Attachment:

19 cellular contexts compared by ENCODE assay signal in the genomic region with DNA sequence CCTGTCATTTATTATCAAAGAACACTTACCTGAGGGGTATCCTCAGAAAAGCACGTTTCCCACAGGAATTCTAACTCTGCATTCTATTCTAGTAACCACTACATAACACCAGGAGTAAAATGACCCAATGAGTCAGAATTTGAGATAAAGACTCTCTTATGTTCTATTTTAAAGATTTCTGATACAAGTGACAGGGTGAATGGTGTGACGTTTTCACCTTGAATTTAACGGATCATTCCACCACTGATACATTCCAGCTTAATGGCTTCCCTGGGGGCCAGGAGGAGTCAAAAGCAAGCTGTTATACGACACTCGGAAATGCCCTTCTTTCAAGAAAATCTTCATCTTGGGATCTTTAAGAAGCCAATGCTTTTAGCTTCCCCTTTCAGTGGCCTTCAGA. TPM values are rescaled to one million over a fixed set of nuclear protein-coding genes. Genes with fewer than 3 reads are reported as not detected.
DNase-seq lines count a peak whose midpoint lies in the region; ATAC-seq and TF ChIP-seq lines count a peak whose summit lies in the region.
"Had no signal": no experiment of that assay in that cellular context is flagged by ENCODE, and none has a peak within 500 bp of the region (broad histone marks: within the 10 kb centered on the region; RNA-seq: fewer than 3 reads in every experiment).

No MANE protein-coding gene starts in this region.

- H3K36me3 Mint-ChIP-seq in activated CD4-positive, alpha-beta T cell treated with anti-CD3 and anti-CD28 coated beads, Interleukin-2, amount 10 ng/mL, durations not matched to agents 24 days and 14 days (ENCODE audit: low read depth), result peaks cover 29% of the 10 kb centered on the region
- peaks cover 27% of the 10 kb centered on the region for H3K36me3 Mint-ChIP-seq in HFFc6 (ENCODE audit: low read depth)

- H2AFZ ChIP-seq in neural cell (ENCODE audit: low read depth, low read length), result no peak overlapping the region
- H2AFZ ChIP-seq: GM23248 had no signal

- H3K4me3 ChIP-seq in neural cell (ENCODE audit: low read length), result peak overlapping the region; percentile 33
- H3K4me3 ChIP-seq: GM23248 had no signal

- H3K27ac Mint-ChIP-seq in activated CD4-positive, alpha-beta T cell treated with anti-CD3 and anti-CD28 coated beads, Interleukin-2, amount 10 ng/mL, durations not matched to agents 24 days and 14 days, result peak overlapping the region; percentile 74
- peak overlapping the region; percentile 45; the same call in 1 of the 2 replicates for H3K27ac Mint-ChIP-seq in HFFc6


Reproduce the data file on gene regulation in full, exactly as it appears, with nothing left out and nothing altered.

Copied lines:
19 cellular contexts compared by ENCODE assay signal in the genomic region with DNA sequence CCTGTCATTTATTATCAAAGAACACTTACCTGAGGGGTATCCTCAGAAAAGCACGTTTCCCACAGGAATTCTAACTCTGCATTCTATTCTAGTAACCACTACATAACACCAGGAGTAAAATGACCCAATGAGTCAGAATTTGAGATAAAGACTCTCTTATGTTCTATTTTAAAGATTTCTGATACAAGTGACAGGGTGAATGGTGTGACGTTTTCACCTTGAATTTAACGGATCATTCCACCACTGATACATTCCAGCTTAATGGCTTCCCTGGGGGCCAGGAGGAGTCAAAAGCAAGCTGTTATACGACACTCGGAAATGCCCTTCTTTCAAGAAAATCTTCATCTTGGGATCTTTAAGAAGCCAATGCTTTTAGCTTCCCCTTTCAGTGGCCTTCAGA. TPM values are rescaled to one million over a fixed set of nuclear protein-coding genes. Genes with fewer than 3 reads are reported as not detected.
DNase-seq lines count a peak whose midpoint lies in the region; ATAC-seq and TF ChIP-seq lines count a peak whose summit lies in the region.
"Had no signal": no experiment of that assay in that cellular context is flagged by ENCODE, and none has a peak within 500 bp of the region (broad histone marks: within the 10 kb centered on the region; RNA-seq: fewer than 3 reads in every experiment).

No MANE protein-coding gene starts in this region.

- H3K36me3 Mint-ChIP-seq in activated CD4-positive, alpha-beta T cell treated with anti-CD3 and anti-CD28 coated beads, Interleukin-2, amount 10 ng/mL, durations not matched to agents 24 days and 14 days (ENCODE audit: low read depth), result peaks cover 29% of the 10 kb centered on the region
- peaks cover 27% of the 10 kb centered on the region for H3K36me3 Mint-ChIP-seq in HFFc6 (ENCODE audit: low read depth)

- H2AFZ ChIP-seq in neural cell (ENCODE audit: low read depth, low read length), result no peak overlapping the region
- H2AFZ ChIP-seq: GM23248 had no signal

- H3K4me3 ChIP-seq in neural cell (ENCODE audit: low read length), result peak overlapping the region; percentile 33
- H3K4me3 ChIP-seq: GM23248 had no signal

- H3K27ac Mint-ChIP-seq in activated CD4-positive, alpha-beta T cell treated with anti-CD3 and anti-CD28 coated beads, Interleukin-2, amount 10 ng/mL, durations not matched to agents 24 days and 14 days, result peak overlapping the region; percentile 74
- peak overlapping the region; percentile 45; the same call in 1 of the 2 replicates for H3K27ac Mint-ChIP-seq in HFFc6